cc'd from https://fabledlands.blogspot.co.uk/2017/06/sweet-is-revenge-questworld-scenario.html?m=1 with permission
    thanks to simonh for mentioning.
    uploaded as both unified pdf and docx from original web page formats.

    21 downloads

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  11. RQ3 training minigame

    This is a Character Training worksheet in excel, although I call it a training minigame because it's damn fun.  (OK maybe not damn fun.  But more fun than calculating training.)
    A few comments:
    Sadly, it does NOT run in Google docs, and I don't know GD's feature set well enough to know if it ever could.
    Costs are generally based on the estimable Kim Englund's excellent training costs table- listed on the 3rd tab.
    2nd tab explains the various matrices used to generate the results.
    Having made too much training time available to my players early on, and them having lots of cash to blow, I spent a lot of time thinking about the cost/benefits of training.  I couldn't argue much with the costs in Kim's table (far better than canon), I thought about "what are the other possible drawbacks of training hard constantly?"
    Injury: the consequence of training is, of course, the omnipresent chance of injury - strains, sprains, or worse.  So I built this sheet based on risk levels for various skills.  The odds of being injured are lower with a MUCH better skilled trainer, or training slowly.  Of course, trying to train hastily, or self-train (for skills where that's possible) increase the risk of mishap.  (Self training significantly reduces but doesn't eliminate the costs as well.)
    The second consequence is uncertainty: in real life, you never know of course when you're going to "get better"...just that you eventually, probably will.  
    Thus this table. Select the skill to be trained (there are also generic categories like "Other, risky, cheap" for skills not listed) and enter your current skill, relevant skill category bonus, INT (makes training easier if you're smart), APP (makes training cheaper if you're pretty).  It will tell you if you can train it by yourself, and you decide if you will do so, as well as if you are taking it slow & careful, normal, or hasty.  It then tells you the risk level as a result.  Yes, training high levels of climb all alone is damned risky.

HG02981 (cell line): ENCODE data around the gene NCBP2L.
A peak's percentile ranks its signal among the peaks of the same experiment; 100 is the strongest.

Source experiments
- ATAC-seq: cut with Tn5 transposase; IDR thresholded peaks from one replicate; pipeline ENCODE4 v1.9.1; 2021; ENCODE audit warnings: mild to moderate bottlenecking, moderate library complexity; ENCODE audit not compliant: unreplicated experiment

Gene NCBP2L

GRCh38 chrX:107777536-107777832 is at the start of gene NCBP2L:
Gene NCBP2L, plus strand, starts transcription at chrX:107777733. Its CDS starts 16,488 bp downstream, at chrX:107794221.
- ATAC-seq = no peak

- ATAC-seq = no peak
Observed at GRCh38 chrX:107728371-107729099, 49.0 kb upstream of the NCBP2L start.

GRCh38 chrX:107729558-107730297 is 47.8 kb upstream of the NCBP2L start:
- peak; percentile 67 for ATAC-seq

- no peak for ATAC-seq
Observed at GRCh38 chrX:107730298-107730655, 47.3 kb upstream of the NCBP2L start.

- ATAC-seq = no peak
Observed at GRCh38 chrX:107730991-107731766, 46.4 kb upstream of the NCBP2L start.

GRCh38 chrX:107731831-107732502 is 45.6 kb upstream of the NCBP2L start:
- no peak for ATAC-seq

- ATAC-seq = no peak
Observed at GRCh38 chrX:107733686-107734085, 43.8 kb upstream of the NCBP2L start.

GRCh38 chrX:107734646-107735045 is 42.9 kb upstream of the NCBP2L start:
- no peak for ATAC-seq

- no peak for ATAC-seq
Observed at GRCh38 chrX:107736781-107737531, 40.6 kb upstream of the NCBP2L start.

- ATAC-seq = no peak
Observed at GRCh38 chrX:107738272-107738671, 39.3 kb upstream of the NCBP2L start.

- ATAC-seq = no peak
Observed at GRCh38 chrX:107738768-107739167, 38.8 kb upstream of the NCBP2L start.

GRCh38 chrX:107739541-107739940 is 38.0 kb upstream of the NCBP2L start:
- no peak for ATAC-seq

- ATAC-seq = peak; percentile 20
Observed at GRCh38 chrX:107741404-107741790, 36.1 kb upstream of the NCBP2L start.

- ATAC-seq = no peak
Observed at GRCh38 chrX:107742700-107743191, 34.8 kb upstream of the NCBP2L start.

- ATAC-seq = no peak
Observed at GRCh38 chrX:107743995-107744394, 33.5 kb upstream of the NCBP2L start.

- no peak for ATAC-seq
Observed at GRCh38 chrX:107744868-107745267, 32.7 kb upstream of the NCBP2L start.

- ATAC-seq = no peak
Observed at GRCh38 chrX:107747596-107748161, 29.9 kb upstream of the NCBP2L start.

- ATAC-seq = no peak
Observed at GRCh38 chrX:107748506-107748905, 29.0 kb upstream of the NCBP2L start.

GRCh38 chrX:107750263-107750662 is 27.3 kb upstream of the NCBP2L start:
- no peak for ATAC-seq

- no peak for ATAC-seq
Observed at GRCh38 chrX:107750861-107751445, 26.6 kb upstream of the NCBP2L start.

Finally, I didn't like the determinism and predictability of the RQ canonical method of "ok I have 40 hours to train, so I can train that for 37.8 hours and get a check, woo." 
    Thus, this table turns the mechanism on its head.  A player recognizes that "oh, I have some free time, I'd like to train" and tells their DM what they'd like to train in - the DM fills in the details, and gets a result like "After 16.5 hours, and a cost of 45p, you get a skill check."  The DM has to tell them "ok after about a half week, you get a check." or "you've trained for a couple of days but haven't gotten a check when the Fire Nation attacks..."
    It also gives the result, if the DM wants to use it.  The sheet will give a result based on the final risk level, and the consequences of a fumbled check. (Screenshot above.)  These can be severe...my suggestion is that when training highly dangerous things, serious thought be given to training slowly.
    Ultimately, the player has to make realistic decisions, recognizing if they're extremely skilled in something, it can take WEEKS of training to get a check.  Will they really have weeks to spend? Only their DM knows...
    Let me know if you have questions.

    37 downloads